Under Milk Wood: An Appreciation, Sixty Years On
The fourteenth of May, 2013, will mark the sixtieth anniversary of the Dylan Thomas 'Play For Voices'' first public performance -at least in something close to its currently accepted form- in The Poetry Center, New York. Legend has the writer being locked in a room by one of the center's staff, his sometime lover Liz Reitell, in order to complete the work on time. The final scripts were handed to the performers as they applied their make-up, prior to 'going on'. Although initially received in silence, this debut performance was eventually honoured by fourteen curtain calls: the audience hadn't quite grasped, early on, just what they were getting. Thomas, who left the venue alone, would readily agree to the provision of a fully revised script but, of course, he never lived to finalise it -dying of alcoholic overindulgence (and medical incompetence) less than six months later.
There is a recording still in existence of this theatrical debut, with Thomas himself taking the part of 'First Voice' (or narrator) -a role later made his own by the young Richard Burton, who knew the writer but seems not much to have liked him. The classic (1954) BBC 'Third Programme' version is thoroughly improved through this (necessary) substitution. Thomas was always inclined to 'ham' things up: he would habitually greet his fellow poet, the 'Overseas Literary Producer' (and future cricket broadcaster) John Arlott, by inquiring if he (Arlott) wanted someone to 'Boom' for him. Thomas -contrary to myth- affected a somewhat plumy English accent for his radio work. He would call Under Milk Wood 'prose with blood pressure'.
The origins of the play are, similarly, shrouded in Thomasian mythology. Old school friends would later remember him mentioning a similar project way back in the thirties. (One, Daniel Jones, would go on to 'set' the songs to music). More persuasively, Thomas recounted having been inspired by the basic idea whilst living in his bungalow, 'Majoda', close to the Cardiganshire town of New Quay in 1944. He wrote an account of this in 'Quite Early One Morning' (recorded for BBC Wales that December). To start with, he felt that that town should be depicted as 'mad'.
New Quay and Laugharne (pronounced 'Larn') vie for their laurels as the prototypes for the small welsh fishing village, Llareggub ('bugger all' spelt backwards). One 'Rosie Probert' was a previous inhabitant of Laugharne, but 'Cherry Owen' was fairly definitively based on the New Quay builder, Dan 'Cherry' Jones. Whether the 'Sailor's Arms' was really 'Brown's Hotel' no one, now, can ever truly know.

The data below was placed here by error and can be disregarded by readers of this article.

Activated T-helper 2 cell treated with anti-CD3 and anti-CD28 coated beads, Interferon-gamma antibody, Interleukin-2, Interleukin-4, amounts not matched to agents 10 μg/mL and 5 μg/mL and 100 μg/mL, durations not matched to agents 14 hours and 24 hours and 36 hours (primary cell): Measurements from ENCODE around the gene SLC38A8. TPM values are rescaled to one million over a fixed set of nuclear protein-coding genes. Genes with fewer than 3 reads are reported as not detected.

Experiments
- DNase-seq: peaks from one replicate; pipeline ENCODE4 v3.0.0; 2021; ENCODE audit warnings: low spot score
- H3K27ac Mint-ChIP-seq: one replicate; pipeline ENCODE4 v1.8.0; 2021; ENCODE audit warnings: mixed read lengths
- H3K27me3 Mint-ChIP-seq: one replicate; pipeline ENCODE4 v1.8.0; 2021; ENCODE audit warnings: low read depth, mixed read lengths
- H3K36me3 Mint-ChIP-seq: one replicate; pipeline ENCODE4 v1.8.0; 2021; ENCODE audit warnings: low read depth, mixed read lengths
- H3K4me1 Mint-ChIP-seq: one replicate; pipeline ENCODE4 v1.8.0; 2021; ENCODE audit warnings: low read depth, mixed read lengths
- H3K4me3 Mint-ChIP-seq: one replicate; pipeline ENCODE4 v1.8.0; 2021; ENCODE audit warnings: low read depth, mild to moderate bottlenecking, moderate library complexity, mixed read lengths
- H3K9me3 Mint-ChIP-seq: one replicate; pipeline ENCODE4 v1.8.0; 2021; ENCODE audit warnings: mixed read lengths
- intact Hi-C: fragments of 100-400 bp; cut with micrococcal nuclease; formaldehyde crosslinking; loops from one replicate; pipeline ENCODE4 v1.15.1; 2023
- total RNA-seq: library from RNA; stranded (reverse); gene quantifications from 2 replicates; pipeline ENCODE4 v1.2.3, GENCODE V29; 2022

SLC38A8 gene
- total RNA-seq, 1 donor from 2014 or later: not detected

In early versions of the script, Llareggub was spelt 'Llaregyb'. Thomas certainly sailed pretty close to the wind in those far-off, prudish fifties. Captain Cat muses to his dead lover, Rosie
The only sea I saw was the see-saw sea, with you riding on it. Lie down, lie easy -let me shipwreck in your thighs.
The warring couple, Mr and Mrs Pugh, are two of the great comic creations. She, a
needling, stalactite hag and bed-nag of a poker-backed, nutcracker wife;
he, with his
nicotine, egg-yellow, weeping walrus victorian moustache worn thick and long in memory of Dr Crippen.
And, always, there is the poetry. Whether it is the lush, punning, compound-adjectival 'impasto' of the prologue, lisping
down to the slow, black, sloe-black, crow-black fishing boat bobbing sea
or the observational incongruence of
The owls are hunting. Look: over Bathesda gravestones one hoots and swoops and catches a mouse by 'Hannah Rees, beloved Wife'.
Just as in The Canterbury Tales, all humanity is here -if you care to listen for it. Under Milk Wood is as fully achieved as anything by Shakespeare: as timeless, as great and much, much funnier. All that prevented Thomas from reaching comparable heights of sustained grandeur was a chronic personal indiscipline. He is known to have lost/misplaced the play's manuscript on at least three occasions.
You don't need Mrs Dai Bread II's chrystal ball to project how, if Dylan Thomas had lived, the sixties and seventies would have loved him; how their burgeoning t.v. culture would have have quickly recognised a 'natural' performer. And Oh how he would have enjoyed hob-nobbing with 'The Beatles' and 'The Stones' (and another 'Dylan', too) before, most probably, stealing their shirts. Certain aspects of his humour (P.C. Attila Rees peeing into his helmet, for example) prefigure the anti-authoritarian, surrealist comedy of the Monty Python era. Would we have seen more works of similar stature? This appears unlikely: by the end, Thomas had run out of ideas almost as completely as he had run out of time. Under Milk Wood -alongside perhaps a handful of lucid poems- will remain his masterpiece. Both rib-tickling (and sad), sagacious (and sexy), affectionate (and affecting) it will long survive its author. Happy birthday, sweet buggeralL.
Kevin Saving © 2013